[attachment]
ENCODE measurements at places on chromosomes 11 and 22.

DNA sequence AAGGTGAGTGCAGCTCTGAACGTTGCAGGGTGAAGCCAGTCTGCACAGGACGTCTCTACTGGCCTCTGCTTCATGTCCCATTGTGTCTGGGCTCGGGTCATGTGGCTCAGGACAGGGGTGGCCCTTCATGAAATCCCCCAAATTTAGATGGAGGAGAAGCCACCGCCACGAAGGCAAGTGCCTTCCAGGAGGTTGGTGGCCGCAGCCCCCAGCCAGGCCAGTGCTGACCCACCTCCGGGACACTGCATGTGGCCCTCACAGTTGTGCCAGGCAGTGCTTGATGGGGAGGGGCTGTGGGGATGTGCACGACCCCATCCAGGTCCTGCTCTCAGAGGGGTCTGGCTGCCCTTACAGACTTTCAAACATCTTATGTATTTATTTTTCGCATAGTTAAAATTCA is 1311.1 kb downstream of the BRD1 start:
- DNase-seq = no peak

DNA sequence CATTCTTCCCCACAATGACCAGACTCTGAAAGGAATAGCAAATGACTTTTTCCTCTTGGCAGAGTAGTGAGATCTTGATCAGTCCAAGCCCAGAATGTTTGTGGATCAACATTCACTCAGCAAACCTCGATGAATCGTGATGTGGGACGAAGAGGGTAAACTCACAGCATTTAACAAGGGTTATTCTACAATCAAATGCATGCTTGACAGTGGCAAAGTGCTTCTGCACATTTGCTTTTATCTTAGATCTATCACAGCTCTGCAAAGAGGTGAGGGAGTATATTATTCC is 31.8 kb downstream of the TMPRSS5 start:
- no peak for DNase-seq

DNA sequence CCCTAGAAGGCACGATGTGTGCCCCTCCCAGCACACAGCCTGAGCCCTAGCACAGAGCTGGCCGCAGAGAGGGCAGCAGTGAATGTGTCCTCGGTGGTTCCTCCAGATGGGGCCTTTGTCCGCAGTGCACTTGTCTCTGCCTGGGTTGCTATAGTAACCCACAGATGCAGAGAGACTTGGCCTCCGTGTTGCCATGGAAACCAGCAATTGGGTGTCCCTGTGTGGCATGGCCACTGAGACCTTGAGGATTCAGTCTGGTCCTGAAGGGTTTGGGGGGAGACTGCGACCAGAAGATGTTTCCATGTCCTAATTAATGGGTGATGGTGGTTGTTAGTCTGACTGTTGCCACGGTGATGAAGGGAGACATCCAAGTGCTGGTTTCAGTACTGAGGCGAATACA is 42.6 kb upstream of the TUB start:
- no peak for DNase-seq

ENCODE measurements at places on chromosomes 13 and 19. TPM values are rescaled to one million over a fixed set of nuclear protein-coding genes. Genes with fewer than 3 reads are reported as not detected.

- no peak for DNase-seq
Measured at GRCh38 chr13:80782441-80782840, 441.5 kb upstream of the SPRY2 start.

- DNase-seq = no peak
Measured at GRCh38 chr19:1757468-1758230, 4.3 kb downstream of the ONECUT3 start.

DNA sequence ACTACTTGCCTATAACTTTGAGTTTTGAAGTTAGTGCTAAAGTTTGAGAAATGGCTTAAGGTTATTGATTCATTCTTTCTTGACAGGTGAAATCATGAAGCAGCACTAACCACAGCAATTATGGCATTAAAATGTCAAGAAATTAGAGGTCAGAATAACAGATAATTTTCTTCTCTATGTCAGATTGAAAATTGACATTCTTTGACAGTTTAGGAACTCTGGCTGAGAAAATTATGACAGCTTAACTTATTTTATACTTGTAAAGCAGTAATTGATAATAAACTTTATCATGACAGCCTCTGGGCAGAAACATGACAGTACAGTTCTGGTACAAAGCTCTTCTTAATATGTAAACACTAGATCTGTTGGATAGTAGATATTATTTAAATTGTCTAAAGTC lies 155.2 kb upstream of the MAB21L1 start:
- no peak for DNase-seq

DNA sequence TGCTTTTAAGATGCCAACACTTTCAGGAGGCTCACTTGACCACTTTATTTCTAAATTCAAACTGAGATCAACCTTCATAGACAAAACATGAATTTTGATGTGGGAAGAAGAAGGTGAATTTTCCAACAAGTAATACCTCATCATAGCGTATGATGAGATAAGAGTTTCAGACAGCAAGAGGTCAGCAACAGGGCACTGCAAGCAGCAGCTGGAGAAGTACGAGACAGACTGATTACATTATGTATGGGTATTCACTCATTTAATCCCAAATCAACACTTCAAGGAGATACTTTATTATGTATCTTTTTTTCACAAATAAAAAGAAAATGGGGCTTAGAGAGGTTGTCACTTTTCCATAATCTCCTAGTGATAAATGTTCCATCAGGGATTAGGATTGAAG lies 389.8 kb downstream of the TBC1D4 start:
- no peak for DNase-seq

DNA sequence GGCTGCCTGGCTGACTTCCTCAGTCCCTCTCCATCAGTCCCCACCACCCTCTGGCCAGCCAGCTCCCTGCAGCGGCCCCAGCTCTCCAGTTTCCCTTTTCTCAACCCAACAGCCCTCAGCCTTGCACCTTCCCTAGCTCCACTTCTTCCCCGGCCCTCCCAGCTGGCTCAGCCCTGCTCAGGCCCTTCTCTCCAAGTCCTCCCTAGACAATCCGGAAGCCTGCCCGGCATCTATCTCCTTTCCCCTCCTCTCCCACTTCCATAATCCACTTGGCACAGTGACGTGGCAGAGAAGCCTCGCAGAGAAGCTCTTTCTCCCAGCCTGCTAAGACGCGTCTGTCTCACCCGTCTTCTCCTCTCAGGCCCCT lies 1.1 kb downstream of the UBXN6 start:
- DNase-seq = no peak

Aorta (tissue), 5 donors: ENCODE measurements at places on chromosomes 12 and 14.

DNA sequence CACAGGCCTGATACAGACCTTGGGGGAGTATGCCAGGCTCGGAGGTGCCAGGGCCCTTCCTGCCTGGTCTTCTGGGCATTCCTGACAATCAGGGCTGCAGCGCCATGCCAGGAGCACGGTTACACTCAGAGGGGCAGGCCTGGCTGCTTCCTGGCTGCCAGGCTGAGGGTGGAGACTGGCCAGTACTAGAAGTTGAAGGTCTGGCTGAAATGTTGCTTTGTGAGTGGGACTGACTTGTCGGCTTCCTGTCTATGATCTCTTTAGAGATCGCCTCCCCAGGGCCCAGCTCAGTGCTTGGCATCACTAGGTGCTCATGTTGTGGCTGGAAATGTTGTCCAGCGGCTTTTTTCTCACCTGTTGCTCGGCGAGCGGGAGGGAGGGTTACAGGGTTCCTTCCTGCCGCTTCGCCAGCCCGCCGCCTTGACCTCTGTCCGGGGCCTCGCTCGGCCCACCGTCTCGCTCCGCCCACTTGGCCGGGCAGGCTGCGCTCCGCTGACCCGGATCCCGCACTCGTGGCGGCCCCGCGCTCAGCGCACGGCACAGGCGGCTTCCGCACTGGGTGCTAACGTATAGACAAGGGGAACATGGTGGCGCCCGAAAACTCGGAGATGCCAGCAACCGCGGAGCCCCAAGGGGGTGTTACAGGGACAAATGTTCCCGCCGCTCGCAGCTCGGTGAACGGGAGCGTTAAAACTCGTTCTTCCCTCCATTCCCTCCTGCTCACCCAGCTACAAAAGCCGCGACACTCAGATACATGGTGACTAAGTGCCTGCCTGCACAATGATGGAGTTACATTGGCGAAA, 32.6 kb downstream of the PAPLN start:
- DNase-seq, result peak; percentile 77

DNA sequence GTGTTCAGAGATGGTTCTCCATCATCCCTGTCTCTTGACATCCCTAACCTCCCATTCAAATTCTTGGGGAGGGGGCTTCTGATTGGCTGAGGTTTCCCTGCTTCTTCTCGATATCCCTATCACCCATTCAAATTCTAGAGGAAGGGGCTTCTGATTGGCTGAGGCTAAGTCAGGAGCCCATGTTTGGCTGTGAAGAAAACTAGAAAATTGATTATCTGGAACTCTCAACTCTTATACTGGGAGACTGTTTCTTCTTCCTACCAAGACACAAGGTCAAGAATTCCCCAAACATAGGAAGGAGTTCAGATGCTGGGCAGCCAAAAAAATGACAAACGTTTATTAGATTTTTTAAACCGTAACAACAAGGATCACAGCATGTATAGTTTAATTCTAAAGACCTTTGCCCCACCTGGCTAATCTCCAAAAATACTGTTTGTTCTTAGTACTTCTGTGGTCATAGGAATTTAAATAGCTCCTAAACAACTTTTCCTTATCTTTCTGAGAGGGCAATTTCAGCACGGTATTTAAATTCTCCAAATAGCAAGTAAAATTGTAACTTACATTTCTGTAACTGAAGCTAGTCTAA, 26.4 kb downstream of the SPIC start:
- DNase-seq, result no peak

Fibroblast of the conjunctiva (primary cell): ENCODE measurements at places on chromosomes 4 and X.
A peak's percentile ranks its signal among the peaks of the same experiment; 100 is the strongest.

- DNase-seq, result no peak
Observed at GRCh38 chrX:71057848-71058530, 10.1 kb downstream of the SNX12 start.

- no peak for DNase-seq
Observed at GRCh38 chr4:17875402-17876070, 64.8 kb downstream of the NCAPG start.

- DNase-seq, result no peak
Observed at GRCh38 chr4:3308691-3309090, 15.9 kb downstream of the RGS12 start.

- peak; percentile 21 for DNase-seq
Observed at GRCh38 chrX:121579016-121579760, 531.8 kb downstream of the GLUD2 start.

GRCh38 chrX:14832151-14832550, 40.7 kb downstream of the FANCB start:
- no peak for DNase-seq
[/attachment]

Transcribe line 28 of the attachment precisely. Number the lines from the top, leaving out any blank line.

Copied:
- no peak for DNase-seq